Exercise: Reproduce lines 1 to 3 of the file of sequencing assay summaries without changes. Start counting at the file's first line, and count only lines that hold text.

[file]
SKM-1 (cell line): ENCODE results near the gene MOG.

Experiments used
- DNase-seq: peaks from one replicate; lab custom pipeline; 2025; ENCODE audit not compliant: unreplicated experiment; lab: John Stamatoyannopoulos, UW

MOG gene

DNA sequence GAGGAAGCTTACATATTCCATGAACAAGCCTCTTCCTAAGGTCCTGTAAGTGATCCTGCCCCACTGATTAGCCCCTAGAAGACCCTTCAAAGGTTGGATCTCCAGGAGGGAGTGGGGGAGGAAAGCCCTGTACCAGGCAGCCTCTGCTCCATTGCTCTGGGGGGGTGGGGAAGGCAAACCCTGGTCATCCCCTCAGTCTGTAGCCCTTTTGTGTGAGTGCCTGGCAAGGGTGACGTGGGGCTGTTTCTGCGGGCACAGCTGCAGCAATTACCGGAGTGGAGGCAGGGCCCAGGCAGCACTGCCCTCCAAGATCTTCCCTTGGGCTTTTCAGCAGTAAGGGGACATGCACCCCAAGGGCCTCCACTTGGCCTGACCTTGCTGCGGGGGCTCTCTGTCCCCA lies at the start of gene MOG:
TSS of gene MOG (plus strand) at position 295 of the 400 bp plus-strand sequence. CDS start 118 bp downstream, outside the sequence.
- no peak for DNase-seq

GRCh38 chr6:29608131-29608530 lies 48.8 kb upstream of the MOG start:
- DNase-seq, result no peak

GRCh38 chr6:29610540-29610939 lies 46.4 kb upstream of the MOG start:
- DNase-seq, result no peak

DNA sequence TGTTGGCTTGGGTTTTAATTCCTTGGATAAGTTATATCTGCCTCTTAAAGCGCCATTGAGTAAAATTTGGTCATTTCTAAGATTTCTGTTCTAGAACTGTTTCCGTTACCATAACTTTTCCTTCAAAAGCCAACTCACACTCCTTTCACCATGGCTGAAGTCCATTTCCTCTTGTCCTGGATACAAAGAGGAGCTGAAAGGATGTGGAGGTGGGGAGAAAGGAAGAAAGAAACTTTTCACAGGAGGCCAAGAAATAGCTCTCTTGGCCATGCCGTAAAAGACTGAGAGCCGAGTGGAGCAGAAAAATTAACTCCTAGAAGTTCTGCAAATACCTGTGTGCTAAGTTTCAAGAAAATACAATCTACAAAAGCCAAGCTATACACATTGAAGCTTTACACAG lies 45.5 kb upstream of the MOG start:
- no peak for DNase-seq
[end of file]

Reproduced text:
SKM-1 (cell line): ENCODE results near the gene MOG.

Experiments used
- DNase-seq: peaks from one replicate; lab custom pipeline; 2025; ENCODE audit not compliant: unreplicated experiment; lab: John Stamatoyannopoulos, UW